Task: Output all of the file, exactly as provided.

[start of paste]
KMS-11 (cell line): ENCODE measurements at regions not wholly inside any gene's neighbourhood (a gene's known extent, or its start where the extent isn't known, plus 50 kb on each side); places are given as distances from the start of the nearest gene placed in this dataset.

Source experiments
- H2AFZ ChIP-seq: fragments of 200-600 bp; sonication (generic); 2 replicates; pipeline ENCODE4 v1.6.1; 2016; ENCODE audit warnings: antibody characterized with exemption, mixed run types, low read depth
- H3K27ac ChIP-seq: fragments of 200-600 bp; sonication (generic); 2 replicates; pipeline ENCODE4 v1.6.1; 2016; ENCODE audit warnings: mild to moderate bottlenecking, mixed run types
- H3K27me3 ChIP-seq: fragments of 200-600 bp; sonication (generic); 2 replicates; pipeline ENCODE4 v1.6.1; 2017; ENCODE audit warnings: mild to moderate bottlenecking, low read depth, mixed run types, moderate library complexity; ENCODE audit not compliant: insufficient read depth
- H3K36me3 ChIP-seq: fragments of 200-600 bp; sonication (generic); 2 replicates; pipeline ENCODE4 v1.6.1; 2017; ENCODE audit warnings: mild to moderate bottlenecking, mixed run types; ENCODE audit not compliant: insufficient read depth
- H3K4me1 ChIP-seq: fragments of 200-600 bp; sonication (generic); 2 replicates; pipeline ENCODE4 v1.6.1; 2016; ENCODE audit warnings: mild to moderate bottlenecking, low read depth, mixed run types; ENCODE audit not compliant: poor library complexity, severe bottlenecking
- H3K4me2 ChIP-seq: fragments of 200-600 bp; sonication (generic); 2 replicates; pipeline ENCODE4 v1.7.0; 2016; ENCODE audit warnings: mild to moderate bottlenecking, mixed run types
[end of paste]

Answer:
KMS-11 (cell line): ENCODE measurements at regions not wholly inside any gene's neighbourhood (a gene's known extent, or its start where the extent isn't known, plus 50 kb on each side); places are given as distances from the start of the nearest gene placed in this dataset.

Source experiments
- H2AFZ ChIP-seq: fragments of 200-600 bp; sonication (generic); 2 replicates; pipeline ENCODE4 v1.6.1; 2016; ENCODE audit warnings: antibody characterized with exemption, mixed run types, low read depth
- H3K27ac ChIP-seq: fragments of 200-600 bp; sonication (generic); 2 replicates; pipeline ENCODE4 v1.6.1; 2016; ENCODE audit warnings: mild to moderate bottlenecking, mixed run types
- H3K27me3 ChIP-seq: fragments of 200-600 bp; sonication (generic); 2 replicates; pipeline ENCODE4 v1.6.1; 2017; ENCODE audit warnings: mild to moderate bottlenecking, low read depth, mixed run types, moderate library complexity; ENCODE audit not compliant: insufficient read depth
- H3K36me3 ChIP-seq: fragments of 200-600 bp; sonication (generic); 2 replicates; pipeline ENCODE4 v1.6.1; 2017; ENCODE audit warnings: mild to moderate bottlenecking, mixed run types; ENCODE audit not compliant: insufficient read depth
- H3K4me1 ChIP-seq: fragments of 200-600 bp; sonication (generic); 2 replicates; pipeline ENCODE4 v1.6.1; 2016; ENCODE audit warnings: mild to moderate bottlenecking, low read depth, mixed run types; ENCODE audit not compliant: poor library complexity, severe bottlenecking
- H3K4me2 ChIP-seq: fragments of 200-600 bp; sonication (generic); 2 replicates; pipeline ENCODE4 v1.7.0; 2016; ENCODE audit warnings: mild to moderate bottlenecking, mixed run types